Few could deny that inequality is a pressing issue for New Zealand society. The statistics paint a dark and troubling picture, but it is seeing other young people live a life of “constrained” choices that really brings the message home.
As a teenager from a modest background, it was the belief in equality of opportunity that made “trying hard” worth it. I grew up naively believing that a person’s ability to succeed in life was primarily determined by skill and effort. Later, I came to realise just how much a person’s journey is dictated by things that have little to do with the individual.
This year, New Zealand was ranked as the 7th best country for a baby to be born. The “Where To Be Born in 2013” list, made by the Economist Intelligence Unit (EIU), seeks to measure the ability of a country to provide “opportunities for a healthy, safe and prosperous life in the years ahead”.
Although falling behind countries such as Switzerland (1st) and our neighbour Australia (2nd), things look promising.
Yet New Zealand has one of the highest rates of child poverty in the developed world and severe rates of income disparity. A significant proportion of New Zealanders (approximately 500,000 people on one conservative estimate) live in conditions of “poverty”, as defined by the Ministry of Social Development.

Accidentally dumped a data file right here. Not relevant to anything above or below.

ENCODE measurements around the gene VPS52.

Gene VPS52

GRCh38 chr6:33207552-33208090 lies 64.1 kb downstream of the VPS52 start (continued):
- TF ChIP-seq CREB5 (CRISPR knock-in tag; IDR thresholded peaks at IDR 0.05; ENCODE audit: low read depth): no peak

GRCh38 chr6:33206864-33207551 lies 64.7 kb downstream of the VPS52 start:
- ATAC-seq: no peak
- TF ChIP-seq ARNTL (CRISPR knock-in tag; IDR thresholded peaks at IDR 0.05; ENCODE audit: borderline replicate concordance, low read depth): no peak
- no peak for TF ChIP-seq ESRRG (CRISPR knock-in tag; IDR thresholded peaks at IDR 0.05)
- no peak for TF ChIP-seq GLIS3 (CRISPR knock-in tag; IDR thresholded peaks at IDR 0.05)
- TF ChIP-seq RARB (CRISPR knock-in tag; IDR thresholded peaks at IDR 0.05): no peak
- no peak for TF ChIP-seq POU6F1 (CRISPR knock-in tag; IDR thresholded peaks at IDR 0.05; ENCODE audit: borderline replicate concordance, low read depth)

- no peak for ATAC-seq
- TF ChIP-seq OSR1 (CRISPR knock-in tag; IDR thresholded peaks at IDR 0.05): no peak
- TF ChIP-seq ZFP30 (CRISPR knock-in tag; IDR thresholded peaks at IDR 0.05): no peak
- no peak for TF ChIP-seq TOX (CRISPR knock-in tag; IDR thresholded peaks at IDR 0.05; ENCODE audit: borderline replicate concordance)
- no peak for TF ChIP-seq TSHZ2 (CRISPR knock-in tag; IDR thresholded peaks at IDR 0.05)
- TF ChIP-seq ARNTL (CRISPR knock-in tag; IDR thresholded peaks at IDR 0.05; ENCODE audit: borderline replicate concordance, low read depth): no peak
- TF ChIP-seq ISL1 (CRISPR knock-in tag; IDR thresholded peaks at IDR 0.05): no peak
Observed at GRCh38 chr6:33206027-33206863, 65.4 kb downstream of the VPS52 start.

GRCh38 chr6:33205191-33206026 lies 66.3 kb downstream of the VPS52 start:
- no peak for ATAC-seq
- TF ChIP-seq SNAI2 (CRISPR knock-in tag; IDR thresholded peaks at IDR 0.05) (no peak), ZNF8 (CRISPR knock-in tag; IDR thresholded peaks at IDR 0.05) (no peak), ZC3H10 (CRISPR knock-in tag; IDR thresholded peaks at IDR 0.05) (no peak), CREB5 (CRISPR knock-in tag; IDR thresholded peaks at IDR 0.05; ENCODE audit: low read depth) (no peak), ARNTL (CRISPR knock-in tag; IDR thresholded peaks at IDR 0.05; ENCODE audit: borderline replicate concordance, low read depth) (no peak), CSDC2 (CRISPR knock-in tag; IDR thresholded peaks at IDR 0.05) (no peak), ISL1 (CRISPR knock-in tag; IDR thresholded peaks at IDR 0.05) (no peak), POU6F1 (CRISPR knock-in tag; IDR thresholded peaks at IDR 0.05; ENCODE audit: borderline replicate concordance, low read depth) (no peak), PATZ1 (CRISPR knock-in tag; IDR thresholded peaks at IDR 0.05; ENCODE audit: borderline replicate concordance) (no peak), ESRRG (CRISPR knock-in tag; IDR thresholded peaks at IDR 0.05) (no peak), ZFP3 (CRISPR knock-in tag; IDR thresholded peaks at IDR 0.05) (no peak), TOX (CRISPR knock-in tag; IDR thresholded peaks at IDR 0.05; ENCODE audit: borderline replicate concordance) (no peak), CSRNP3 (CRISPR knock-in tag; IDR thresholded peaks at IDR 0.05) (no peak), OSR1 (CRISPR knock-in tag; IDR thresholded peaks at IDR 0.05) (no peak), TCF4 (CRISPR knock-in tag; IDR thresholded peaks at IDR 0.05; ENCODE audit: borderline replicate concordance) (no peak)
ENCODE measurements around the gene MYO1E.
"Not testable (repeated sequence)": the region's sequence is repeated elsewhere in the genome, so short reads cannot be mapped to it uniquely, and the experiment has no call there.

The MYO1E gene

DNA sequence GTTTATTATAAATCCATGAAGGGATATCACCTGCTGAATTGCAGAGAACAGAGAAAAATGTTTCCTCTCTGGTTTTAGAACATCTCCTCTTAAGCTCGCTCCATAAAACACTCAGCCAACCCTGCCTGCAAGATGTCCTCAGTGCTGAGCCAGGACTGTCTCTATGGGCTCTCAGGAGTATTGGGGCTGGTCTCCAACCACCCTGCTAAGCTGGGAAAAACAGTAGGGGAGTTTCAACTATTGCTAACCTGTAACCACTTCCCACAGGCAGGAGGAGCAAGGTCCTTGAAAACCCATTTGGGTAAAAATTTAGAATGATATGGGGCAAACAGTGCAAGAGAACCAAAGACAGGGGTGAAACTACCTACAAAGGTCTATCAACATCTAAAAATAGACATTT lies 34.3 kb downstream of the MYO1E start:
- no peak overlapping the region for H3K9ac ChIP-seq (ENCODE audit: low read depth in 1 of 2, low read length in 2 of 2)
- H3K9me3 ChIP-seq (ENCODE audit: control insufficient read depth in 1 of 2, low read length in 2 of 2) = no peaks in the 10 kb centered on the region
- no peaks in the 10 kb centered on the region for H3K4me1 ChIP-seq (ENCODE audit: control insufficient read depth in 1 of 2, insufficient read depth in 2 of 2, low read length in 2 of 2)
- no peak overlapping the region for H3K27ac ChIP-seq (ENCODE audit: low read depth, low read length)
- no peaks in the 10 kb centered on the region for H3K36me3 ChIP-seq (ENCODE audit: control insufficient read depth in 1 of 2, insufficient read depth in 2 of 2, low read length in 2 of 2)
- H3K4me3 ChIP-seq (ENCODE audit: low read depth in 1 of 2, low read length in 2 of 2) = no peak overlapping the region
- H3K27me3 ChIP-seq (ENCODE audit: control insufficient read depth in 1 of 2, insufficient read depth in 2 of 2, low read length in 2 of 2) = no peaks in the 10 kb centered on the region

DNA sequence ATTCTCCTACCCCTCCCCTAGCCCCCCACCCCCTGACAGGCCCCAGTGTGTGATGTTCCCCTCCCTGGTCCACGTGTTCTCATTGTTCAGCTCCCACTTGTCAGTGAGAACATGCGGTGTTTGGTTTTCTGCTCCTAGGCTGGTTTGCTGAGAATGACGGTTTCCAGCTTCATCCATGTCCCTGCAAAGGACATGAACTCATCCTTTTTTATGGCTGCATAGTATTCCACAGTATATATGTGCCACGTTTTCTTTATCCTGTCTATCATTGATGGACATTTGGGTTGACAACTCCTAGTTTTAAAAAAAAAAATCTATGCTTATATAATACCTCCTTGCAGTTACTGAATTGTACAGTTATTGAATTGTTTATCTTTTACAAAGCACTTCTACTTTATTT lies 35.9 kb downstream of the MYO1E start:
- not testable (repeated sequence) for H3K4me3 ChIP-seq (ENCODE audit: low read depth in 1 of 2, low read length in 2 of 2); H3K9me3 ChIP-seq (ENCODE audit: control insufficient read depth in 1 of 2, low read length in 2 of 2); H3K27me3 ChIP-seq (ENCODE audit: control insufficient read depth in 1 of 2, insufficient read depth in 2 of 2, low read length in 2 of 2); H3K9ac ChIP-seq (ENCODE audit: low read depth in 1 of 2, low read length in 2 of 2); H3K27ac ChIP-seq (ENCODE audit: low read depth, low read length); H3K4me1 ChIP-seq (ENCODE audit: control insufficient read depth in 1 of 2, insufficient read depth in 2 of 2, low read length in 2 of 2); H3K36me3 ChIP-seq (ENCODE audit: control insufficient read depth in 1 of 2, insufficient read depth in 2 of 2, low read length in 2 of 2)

We like to think that we live in an egalitarian society, but we often ignore the significant cracks that exist in our communities.
I have always wanted to raise my children, when I eventually have them, in Auckland. This was something that was never questioned in my mind. But what I took for granted when reaching that decision is the fact that my children will have parents who are well educated and who will (hopefully) have the disposable income to afford a comfortable lifestyle, overseas holidays and plenty of extra-curricular activities to go alongside an education at a “good” school.
Warren Buffett apparently once said that he “won the ovarian lottery”: it was to winning the lottery of life, of being born in the right country at the right time and in the right situation, that he attributed much of his success.
Of course, Mr Buffett also worked hard . But not everyone who works hard is able to climb society’s rungs. People are trapped by their starting points and there are difficulties with social mobility. My experiences tell me that it’s not determination and grit that families living in hardship lack; it’s opportunity.
A society of equal opportunity is something that we aspire to, and we cannot ignore the fact that the ability of a person to succeed in life is affected by a multiplicity of both individual and social differences.
Issues of poverty and inequality are just some of the pressing challenges that New Zealand faces, as we consider what identity and values we wish to hold as a community. As a 22-year-old, I want to not only see New Zealand flourish in the global arena, but to pursue those economic goals in an environmentally and socially sustainable manner.
Most importantly, I want to be assured that should a child draw the short straw in the lottery of life, that they will nonetheless be supported by society to reach their full potential.